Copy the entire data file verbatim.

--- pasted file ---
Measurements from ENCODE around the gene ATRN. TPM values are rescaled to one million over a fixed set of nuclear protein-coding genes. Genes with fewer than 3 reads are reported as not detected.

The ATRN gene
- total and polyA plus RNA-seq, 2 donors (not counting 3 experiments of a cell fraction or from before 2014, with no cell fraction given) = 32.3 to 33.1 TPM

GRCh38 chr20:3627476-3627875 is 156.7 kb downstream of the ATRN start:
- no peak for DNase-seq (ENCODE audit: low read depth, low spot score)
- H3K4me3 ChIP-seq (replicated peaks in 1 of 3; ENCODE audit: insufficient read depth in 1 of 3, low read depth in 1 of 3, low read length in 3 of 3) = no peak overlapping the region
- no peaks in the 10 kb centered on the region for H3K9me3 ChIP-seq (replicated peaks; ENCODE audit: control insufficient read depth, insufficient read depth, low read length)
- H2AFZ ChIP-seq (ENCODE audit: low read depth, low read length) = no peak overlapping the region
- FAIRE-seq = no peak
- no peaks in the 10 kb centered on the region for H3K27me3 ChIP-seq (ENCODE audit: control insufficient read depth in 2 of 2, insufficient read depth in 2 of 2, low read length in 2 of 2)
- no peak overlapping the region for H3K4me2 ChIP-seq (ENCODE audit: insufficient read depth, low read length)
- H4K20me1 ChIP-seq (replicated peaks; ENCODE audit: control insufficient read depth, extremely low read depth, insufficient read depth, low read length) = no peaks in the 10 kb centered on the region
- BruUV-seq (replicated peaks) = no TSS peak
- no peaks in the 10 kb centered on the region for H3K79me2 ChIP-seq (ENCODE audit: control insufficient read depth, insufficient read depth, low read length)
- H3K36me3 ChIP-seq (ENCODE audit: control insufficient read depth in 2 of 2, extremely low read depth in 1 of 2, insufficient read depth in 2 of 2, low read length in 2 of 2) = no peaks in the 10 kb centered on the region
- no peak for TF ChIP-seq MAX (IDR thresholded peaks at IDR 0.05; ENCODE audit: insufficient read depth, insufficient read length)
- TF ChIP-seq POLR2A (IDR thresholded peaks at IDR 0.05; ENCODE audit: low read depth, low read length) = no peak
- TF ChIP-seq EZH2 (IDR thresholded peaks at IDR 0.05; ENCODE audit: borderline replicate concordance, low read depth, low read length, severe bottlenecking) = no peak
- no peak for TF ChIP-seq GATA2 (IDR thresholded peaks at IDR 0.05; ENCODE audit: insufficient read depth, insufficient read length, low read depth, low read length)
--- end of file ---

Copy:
Measurements from ENCODE around the gene ATRN. TPM values are rescaled to one million over a fixed set of nuclear protein-coding genes. Genes with fewer than 3 reads are reported as not detected.

The ATRN gene
- total and polyA plus RNA-seq, 2 donors (not counting 3 experiments of a cell fraction or from before 2014, with no cell fraction given) = 32.3 to 33.1 TPM

GRCh38 chr20:3627476-3627875 is 156.7 kb downstream of the ATRN start:
- no peak for DNase-seq (ENCODE audit: low read depth, low spot score)
- H3K4me3 ChIP-seq (replicated peaks in 1 of 3; ENCODE audit: insufficient read depth in 1 of 3, low read depth in 1 of 3, low read length in 3 of 3) = no peak overlapping the region
- no peaks in the 10 kb centered on the region for H3K9me3 ChIP-seq (replicated peaks; ENCODE audit: control insufficient read depth, insufficient read depth, low read length)
- H2AFZ ChIP-seq (ENCODE audit: low read depth, low read length) = no peak overlapping the region
- FAIRE-seq = no peak
- no peaks in the 10 kb centered on the region for H3K27me3 ChIP-seq (ENCODE audit: control insufficient read depth in 2 of 2, insufficient read depth in 2 of 2, low read length in 2 of 2)
- no peak overlapping the region for H3K4me2 ChIP-seq (ENCODE audit: insufficient read depth, low read length)
- H4K20me1 ChIP-seq (replicated peaks; ENCODE audit: control insufficient read depth, extremely low read depth, insufficient read depth, low read length) = no peaks in the 10 kb centered on the region
- BruUV-seq (replicated peaks) = no TSS peak
- no peaks in the 10 kb centered on the region for H3K79me2 ChIP-seq (ENCODE audit: control insufficient read depth, insufficient read depth, low read length)
- H3K36me3 ChIP-seq (ENCODE audit: control insufficient read depth in 2 of 2, extremely low read depth in 1 of 2, insufficient read depth in 2 of 2, low read length in 2 of 2) = no peaks in the 10 kb centered on the region
- no peak for TF ChIP-seq MAX (IDR thresholded peaks at IDR 0.05; ENCODE audit: insufficient read depth, insufficient read length)
- TF ChIP-seq POLR2A (IDR thresholded peaks at IDR 0.05; ENCODE audit: low read depth, low read length) = no peak
- TF ChIP-seq EZH2 (IDR thresholded peaks at IDR 0.05; ENCODE audit: borderline replicate concordance, low read depth, low read length, severe bottlenecking) = no peak
- no peak for TF ChIP-seq GATA2 (IDR thresholded peaks at IDR 0.05; ENCODE audit: insufficient read depth, insufficient read length, low read depth, low read length)